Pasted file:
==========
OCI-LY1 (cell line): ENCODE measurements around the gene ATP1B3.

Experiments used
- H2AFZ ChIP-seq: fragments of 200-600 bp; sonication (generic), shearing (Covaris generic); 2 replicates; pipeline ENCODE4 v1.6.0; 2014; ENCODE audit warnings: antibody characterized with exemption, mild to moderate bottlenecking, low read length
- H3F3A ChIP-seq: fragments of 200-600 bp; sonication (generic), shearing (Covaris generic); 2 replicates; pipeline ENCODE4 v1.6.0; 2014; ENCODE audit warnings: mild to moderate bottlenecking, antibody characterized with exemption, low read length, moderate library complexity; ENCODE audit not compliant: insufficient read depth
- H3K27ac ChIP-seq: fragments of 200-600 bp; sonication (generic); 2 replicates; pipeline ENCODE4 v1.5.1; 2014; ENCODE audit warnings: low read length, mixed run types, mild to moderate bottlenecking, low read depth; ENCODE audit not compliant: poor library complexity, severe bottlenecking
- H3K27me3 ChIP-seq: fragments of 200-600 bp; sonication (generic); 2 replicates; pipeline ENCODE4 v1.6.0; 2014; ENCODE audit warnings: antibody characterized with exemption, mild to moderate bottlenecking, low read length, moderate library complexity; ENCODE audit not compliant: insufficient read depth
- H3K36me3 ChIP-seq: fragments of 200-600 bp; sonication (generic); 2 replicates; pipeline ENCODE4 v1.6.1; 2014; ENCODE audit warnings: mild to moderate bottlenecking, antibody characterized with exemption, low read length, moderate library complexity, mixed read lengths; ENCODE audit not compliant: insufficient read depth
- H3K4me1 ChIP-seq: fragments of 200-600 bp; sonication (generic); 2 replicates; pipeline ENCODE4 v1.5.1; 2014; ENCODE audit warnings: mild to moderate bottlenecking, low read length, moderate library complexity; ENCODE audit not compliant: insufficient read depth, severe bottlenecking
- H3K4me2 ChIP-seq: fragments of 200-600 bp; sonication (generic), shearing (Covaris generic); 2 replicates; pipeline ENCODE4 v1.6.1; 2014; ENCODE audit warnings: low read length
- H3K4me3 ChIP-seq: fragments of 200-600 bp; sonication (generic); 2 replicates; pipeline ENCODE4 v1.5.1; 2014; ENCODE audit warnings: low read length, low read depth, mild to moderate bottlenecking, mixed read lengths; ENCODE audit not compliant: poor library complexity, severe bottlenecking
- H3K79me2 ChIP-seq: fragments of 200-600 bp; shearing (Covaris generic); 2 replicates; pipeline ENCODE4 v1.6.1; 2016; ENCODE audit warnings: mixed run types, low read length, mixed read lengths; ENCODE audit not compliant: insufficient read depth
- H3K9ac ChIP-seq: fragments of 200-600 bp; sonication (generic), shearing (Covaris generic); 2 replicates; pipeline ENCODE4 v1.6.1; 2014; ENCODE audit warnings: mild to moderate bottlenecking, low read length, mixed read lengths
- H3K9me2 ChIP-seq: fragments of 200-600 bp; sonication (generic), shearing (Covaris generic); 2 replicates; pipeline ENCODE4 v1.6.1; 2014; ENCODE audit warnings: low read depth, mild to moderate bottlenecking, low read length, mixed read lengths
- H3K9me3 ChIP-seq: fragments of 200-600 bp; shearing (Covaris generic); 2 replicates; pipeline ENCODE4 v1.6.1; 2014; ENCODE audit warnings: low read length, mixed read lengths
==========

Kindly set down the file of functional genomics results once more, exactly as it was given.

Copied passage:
OCI-LY1 (cell line): ENCODE measurements around the gene ATP1B3.

Experiments used
- H2AFZ ChIP-seq: fragments of 200-600 bp; sonication (generic), shearing (Covaris generic); 2 replicates; pipeline ENCODE4 v1.6.0; 2014; ENCODE audit warnings: antibody characterized with exemption, mild to moderate bottlenecking, low read length
- H3F3A ChIP-seq: fragments of 200-600 bp; sonication (generic), shearing (Covaris generic); 2 replicates; pipeline ENCODE4 v1.6.0; 2014; ENCODE audit warnings: mild to moderate bottlenecking, antibody characterized with exemption, low read length, moderate library complexity; ENCODE audit not compliant: insufficient read depth
- H3K27ac ChIP-seq: fragments of 200-600 bp; sonication (generic); 2 replicates; pipeline ENCODE4 v1.5.1; 2014; ENCODE audit warnings: low read length, mixed run types, mild to moderate bottlenecking, low read depth; ENCODE audit not compliant: poor library complexity, severe bottlenecking
- H3K27me3 ChIP-seq: fragments of 200-600 bp; sonication (generic); 2 replicates; pipeline ENCODE4 v1.6.0; 2014; ENCODE audit warnings: antibody characterized with exemption, mild to moderate bottlenecking, low read length, moderate library complexity; ENCODE audit not compliant: insufficient read depth
- H3K36me3 ChIP-seq: fragments of 200-600 bp; sonication (generic); 2 replicates; pipeline ENCODE4 v1.6.1; 2014; ENCODE audit warnings: mild to moderate bottlenecking, antibody characterized with exemption, low read length, moderate library complexity, mixed read lengths; ENCODE audit not compliant: insufficient read depth
- H3K4me1 ChIP-seq: fragments of 200-600 bp; sonication (generic); 2 replicates; pipeline ENCODE4 v1.5.1; 2014; ENCODE audit warnings: mild to moderate bottlenecking, low read length, moderate library complexity; ENCODE audit not compliant: insufficient read depth, severe bottlenecking
- H3K4me2 ChIP-seq: fragments of 200-600 bp; sonication (generic), shearing (Covaris generic); 2 replicates; pipeline ENCODE4 v1.6.1; 2014; ENCODE audit warnings: low read length
- H3K4me3 ChIP-seq: fragments of 200-600 bp; sonication (generic); 2 replicates; pipeline ENCODE4 v1.5.1; 2014; ENCODE audit warnings: low read length, low read depth, mild to moderate bottlenecking, mixed read lengths; ENCODE audit not compliant: poor library complexity, severe bottlenecking
- H3K79me2 ChIP-seq: fragments of 200-600 bp; shearing (Covaris generic); 2 replicates; pipeline ENCODE4 v1.6.1; 2016; ENCODE audit warnings: mixed run types, low read length, mixed read lengths; ENCODE audit not compliant: insufficient read depth
- H3K9ac ChIP-seq: fragments of 200-600 bp; sonication (generic), shearing (Covaris generic); 2 replicates; pipeline ENCODE4 v1.6.1; 2014; ENCODE audit warnings: mild to moderate bottlenecking, low read length, mixed read lengths
- H3K9me2 ChIP-seq: fragments of 200-600 bp; sonication (generic), shearing (Covaris generic); 2 replicates; pipeline ENCODE4 v1.6.1; 2014; ENCODE audit warnings: low read depth, mild to moderate bottlenecking, low read length, mixed read lengths
- H3K9me3 ChIP-seq: fragments of 200-600 bp; shearing (Covaris generic); 2 replicates; pipeline ENCODE4 v1.6.1; 2014; ENCODE audit warnings: low read length, mixed read lengths